In addition to other Corning-produced bakeware, there were other companies on the midcentury market producing eye-catching patterned dishes. Fire-King, by Anchor Hocking was another Pyrex-like product made with borosilicate glass (and later with tempered soda-lime glass). They are collectors’ items in their own right—particularly in their line of Jade-ite restaurant ware. Fortunately, most dishes are clearly identifiable, with Pyrex branded into the piece along with other identifying markers. On other vintage products now sought by collectors, like carnival glass and china, makers’ marks inconsistently used, and product molds were passed between manufacturers. In this way, Pyrex (and Fire-King and Corelle and Fiestaware, etc.) collectors have it easy.
Where they don’t have it easy, necessarily, is in seeking out pieces in good condition. Pyrex is durable, to be sure, but not indestructible, particularly when it comes to the all-important pattern. The bakeware is microwave- and oven-safe, but a dishwasher will damage a Desert Dawn and fade a Friendship beyond recognition after numerous washes. Some scratches may be acceptable, especially if it’s a particularly rare or hard-to-find item, the missing piece in one’s personal Pyrex puzzle, or a piece they plan to use regularly, rather than put on display. But collectors are naturally looking to find the best examples available.
Where to look
Pyrex makes appearances at thrift stores and antique malls all the time. Online resale shops also carry vintage pieces with regularity. But estate sales are one of the best places to find the piece you’re coveting. Pyrex retired all its patterns in 1986, choosing instead to focus on the clear glass bakeware it started with. Which means every Pyrex pattern that’s going to exist is already out there. (Though there is a line of bakeware “inspired by Pyrex” on the market right now.) And while collectors have a good amount of it, much of the bakeware is still in use by those who bought it originally, many of whom are at a point where they’re retiring and downsizing, which often involves an estate auction or tag sale.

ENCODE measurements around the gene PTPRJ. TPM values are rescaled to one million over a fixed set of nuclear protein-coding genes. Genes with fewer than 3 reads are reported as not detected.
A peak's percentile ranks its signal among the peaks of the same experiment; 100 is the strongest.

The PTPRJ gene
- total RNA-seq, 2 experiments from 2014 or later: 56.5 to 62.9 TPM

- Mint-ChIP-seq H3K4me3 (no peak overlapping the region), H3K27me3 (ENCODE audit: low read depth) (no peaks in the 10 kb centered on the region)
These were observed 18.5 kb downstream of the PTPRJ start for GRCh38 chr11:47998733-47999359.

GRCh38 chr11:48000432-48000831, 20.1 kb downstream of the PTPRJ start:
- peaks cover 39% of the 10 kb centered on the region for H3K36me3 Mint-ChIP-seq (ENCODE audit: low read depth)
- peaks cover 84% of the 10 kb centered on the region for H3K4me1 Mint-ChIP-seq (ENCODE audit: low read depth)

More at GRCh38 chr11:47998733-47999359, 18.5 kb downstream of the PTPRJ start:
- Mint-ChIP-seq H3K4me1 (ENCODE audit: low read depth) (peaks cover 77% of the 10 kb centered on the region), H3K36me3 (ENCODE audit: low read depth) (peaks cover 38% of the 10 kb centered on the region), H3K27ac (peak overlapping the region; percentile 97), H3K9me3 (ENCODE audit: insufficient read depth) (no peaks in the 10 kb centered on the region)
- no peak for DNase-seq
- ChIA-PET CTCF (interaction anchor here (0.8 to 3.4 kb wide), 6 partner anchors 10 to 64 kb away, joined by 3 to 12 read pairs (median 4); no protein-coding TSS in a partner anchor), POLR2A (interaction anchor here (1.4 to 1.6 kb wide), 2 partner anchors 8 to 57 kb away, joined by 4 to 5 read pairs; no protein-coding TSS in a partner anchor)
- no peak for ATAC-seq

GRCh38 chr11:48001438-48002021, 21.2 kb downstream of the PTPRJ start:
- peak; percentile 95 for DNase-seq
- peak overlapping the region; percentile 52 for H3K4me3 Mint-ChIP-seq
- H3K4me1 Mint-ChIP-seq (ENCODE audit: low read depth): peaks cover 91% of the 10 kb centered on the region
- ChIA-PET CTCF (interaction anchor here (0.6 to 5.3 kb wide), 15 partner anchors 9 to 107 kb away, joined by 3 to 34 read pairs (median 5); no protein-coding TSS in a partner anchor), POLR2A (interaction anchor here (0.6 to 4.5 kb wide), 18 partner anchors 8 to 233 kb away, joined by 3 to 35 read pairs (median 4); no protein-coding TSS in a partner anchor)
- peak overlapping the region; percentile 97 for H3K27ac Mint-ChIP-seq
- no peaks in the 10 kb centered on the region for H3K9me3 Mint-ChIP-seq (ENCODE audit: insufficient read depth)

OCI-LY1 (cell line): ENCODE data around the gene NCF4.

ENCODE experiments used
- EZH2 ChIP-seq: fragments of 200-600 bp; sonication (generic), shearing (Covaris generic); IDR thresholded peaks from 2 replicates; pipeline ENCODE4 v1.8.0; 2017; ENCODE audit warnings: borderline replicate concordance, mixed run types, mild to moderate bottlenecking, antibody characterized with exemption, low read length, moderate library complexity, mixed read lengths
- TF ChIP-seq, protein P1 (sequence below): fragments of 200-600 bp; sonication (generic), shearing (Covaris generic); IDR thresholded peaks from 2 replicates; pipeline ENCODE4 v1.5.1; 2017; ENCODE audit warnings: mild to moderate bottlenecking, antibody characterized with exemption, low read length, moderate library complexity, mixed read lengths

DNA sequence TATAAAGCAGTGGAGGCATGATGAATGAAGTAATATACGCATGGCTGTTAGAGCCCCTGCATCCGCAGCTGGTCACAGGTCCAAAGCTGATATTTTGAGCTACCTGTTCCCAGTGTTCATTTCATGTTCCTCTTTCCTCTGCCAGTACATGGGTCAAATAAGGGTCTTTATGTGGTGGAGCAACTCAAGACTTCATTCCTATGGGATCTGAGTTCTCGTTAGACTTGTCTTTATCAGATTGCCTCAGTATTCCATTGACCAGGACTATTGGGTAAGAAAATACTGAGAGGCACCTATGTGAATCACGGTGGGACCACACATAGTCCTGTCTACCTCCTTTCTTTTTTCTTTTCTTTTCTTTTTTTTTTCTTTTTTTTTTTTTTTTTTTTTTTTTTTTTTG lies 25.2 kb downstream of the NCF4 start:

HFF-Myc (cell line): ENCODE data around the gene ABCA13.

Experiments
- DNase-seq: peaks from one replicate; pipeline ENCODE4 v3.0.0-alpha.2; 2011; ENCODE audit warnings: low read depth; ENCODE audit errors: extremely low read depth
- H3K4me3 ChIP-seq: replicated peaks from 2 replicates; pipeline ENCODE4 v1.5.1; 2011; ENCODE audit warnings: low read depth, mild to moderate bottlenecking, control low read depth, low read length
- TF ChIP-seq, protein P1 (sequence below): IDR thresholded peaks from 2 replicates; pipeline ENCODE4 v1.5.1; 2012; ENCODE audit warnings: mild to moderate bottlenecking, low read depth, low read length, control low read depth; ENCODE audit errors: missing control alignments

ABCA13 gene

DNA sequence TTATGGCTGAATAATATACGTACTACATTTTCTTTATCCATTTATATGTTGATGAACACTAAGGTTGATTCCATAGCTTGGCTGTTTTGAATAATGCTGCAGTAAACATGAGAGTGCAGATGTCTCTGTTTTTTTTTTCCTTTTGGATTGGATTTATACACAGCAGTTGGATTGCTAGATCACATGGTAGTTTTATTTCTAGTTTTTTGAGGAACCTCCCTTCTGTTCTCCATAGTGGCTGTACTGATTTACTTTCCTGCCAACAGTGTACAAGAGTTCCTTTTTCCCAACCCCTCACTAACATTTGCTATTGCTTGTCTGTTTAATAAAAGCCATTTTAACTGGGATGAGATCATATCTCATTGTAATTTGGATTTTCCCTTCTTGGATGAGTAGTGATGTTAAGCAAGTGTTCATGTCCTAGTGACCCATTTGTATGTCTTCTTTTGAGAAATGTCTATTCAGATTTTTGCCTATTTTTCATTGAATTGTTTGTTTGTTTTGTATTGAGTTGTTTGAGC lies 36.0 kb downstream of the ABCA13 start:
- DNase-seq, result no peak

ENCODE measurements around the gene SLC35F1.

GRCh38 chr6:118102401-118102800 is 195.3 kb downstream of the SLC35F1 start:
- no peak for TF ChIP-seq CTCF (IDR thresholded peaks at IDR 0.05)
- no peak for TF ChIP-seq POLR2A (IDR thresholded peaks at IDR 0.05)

I have yet to start collecting Pyrex, but nostalgia’s siren song is a melodious one. My own mother had cabinets full of mismatched pots and pans when I was growing up, but the only one I can recall is her behemoth of a Pyrex bowl. A Bright Yellow #404, if you want to get technical. (Which you do, I’m sure.)
That bowl meant homemade pizza on the day after Thanksgiving, when we would come home hungry after a day of Christmas tree hunting, the smell of freshly-risen dough filling the house.
That bowl meant multiple batches of cookies were about to be baked on a mid-December weekend.
That bowl meant tuna noodle salad every Friday of Lent….Well, not all food memories can be magical, I suppose. There is nothing whimsical about tuna noodle salad. Nothing. Sorry, Mom.
So if that #404 shows up at an estate sale near me, I will buy it. And from there, the next logical step would be falling down that slippery slope from nostalgic admiration of a brand to competitive hoarding.
And I, for one, look forward to it.
Header image: 2010.4.386, Collection of The Corning Museum of Glass, Corning, New York